We have a guest staying with us….oops; he gets offended when I call him a guest.
We have a non related family member staying with us this week. We met him last summer when our son was involved in a 4-H exchange with kids from PEI. Taylor came to stay with us for 10 days, and our son went to stay with Taylor in PEI for 10 days. It was a great opportunity for the kids to do some travelling and make new friends.
Taylor is a great guy. (I have to say this because he reads our blog).
All kidding aside, he’s so much fun to have around. His life experiences are in some ways the same as our boys’ and in some ways different. That diversity makes for truly interesting conversations and opportunities for us to learn from each other. For example, he can teach us how to speak French or how to cook mussels, and we can teach him how to shoot gophers and ride horses.
This week Taylor has been immersed in the Western farming/ranching lifestyle, which is something that he hasn’t experienced a lot of in the past. It’s eye opening sometimes to see his reaction to the things that we take for granted. Like castrating bull calves for example….or my nonchalance at picking up the dead chicken that my dog killed, throwing it in the back of a truck and going inside to make a sandwich. Yes I washed my hands, and yes I disciplined the dog….but she’s pregnant and you know – hormones can make you do crazy things sometimes.
We were so excited that Taylor would be able to experience a neighbor’s branding party with us. Branding is one of the highlights of summer for many of us. It’s a chance to get together with friends, get some work done, and enjoy each other’s company when the day is over.
Kind of like what I imagine a barn raising might have been years ago.
Some people are disturbed by the thought of branding. Does it hurt the calf? Yes. Does it hurt the calf for long? No. Branding is the one and only way to identify your cattle from someone else’s. Tags can be removed. Tattoos are missed, or blur over time making them difficult to impossible to read. Without exception, when cattle come to the auction market, they are identified by their brands, and the cheque will go to the person who legally owns the cattle bearing their brand. We have had cows stolen from us. Their calves weren’t branded. We had no recourse for compensation on those calves. We had a cow stray into a neighbors pasture. We assumed she was dead. 5 years later she turned up in an auction market and we were paid for her. Branding works.
These calves are roped to be branded. It’s faster that way. We have used the method where they are walked one by one onto a table, but that takes much longer. The calves are stressed when they are separated from the cows, and the faster we can get this over with the happier and less stressed they are. Roping cuts the time that the cows and calves are separated by at least ½.
While they are roped, the calves are given a quick health check, branded, vaccinated and given CCIA identification tags. These tags have a microchip in them so that the movement of all cattle in Canada can be tracked from the farm they were born on, through any sales and on to the packing plant where they are processed into meat. This is a step that Canadian ranchers have taken to help ensure the safety of the food that we eat. It is illegal to cut out one of these tags, they are in the calf’s ear for it’s lifetime…. (Ideally).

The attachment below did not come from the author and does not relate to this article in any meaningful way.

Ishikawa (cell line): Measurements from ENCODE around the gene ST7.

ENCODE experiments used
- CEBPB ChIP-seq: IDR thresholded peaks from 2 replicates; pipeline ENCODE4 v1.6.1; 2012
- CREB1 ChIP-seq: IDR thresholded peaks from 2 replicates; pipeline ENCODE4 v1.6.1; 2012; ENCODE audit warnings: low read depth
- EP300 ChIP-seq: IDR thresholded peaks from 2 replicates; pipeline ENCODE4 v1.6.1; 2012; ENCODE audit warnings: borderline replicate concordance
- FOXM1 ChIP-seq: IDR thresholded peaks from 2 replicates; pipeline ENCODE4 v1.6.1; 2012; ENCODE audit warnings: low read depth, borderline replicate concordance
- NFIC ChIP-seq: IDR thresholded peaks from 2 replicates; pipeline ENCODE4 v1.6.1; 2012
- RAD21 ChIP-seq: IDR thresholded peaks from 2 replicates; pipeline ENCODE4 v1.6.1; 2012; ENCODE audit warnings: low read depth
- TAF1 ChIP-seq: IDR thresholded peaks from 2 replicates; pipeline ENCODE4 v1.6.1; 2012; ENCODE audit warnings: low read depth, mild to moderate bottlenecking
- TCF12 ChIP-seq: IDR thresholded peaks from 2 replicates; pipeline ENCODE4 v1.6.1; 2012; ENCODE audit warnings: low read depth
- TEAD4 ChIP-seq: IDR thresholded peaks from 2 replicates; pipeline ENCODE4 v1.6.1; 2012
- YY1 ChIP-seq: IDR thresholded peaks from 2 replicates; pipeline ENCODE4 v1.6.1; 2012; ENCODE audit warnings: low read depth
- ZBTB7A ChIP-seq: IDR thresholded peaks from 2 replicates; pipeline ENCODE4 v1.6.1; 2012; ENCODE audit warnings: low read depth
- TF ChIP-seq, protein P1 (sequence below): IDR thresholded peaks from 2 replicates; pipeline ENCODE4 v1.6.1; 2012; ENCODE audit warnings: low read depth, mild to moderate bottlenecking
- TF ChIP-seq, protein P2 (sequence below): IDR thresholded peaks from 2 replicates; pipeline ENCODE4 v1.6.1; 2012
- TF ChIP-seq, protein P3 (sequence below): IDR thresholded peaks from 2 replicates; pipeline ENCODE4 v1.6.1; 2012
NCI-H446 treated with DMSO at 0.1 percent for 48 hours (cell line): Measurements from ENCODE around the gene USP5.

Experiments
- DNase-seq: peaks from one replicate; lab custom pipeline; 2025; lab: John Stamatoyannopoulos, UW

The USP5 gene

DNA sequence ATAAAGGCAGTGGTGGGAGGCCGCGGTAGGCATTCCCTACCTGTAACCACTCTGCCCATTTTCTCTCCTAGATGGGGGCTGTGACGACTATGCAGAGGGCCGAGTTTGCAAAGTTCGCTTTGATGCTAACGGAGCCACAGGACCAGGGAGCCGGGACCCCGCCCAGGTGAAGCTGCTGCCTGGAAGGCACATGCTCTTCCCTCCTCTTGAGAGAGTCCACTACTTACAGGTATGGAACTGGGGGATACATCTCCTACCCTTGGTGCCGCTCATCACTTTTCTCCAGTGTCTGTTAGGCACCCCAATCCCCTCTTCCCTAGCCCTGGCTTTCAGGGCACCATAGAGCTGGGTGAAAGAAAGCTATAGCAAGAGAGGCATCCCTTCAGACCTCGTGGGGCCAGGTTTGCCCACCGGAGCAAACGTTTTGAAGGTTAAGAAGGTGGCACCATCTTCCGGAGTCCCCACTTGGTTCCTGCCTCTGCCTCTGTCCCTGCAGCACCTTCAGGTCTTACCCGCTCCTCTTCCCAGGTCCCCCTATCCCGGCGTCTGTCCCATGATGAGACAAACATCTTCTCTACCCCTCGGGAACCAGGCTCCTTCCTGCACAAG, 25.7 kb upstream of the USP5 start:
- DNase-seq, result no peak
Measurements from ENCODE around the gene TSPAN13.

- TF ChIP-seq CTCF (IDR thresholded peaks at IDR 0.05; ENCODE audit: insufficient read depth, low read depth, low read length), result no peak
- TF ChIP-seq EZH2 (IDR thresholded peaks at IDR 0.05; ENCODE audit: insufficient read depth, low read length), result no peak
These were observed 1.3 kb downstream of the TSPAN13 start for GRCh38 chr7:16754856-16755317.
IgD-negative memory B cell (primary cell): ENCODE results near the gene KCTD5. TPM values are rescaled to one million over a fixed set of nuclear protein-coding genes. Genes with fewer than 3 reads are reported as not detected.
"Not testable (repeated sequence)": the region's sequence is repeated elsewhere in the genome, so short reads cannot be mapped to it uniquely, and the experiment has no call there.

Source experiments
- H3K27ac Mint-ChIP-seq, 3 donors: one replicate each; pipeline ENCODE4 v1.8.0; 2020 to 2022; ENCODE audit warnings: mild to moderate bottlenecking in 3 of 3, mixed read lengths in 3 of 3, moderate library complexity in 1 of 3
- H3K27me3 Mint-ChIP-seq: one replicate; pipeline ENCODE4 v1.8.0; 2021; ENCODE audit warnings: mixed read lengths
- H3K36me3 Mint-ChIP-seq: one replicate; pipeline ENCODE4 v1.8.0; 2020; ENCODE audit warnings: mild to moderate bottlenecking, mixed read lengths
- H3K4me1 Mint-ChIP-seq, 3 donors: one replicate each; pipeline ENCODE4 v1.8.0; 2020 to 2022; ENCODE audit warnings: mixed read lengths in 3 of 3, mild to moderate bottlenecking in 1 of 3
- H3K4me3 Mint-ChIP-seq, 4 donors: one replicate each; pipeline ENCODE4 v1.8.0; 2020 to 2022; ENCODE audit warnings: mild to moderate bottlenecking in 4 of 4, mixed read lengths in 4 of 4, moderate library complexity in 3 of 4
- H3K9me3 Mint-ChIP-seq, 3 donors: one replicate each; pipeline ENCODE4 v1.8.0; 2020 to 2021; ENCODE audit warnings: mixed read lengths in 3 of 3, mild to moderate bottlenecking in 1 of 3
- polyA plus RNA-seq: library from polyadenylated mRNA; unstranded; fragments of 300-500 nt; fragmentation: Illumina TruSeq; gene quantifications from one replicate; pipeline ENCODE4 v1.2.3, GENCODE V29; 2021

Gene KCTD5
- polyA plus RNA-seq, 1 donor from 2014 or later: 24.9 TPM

The vaccine is to prevent common diseases that cattle are exposed to, including many different strains of pneumonia and diarrhea. We want healthy cattle. Healthy cattle = healthy herds = healthy food = healthy economy for the farmers, the buyers, the packing plants and the grocery stores.
Each calf is roped and on the ground being handled for approximately 2 to 3 minutes. As soon as possible, the calf is let go and he runs back to his cow, who will walk with him away from the commotion and they will go back to grazing and acting like nothing ever happened.
After a few hours of work, we all sit at tables together where we share some fantastic food and tell stories and lies and joke about the day.
It’s all over for another year. We are so happy thatTaylor’s visit this year was timed so that he could be part of a branding crew. It’s our hope that he learned something new about where Canadian beef comes from and some of the work that it takes to grow it, but if nothing else he’s got some good stories and a little cow poop on his shoes to take back to PEI with him later this week.
Our blog will feature a few stories ofTaylor’s visit to the prairies this week. He’s a good sport and has taken some great pictures for us to use, as well as sharing some yummy new PEI recipes! Stay tuned.
**All photo credit goes to Taylor from PEI**
“Tomorrow is the most important thing in life. Comes to us at Midnight very clean. It’s perfect when it arrives and puts itself in our hands. It hopes we’ve learnt something from yesterday.” – Inscribed on John Wayne’s headstone.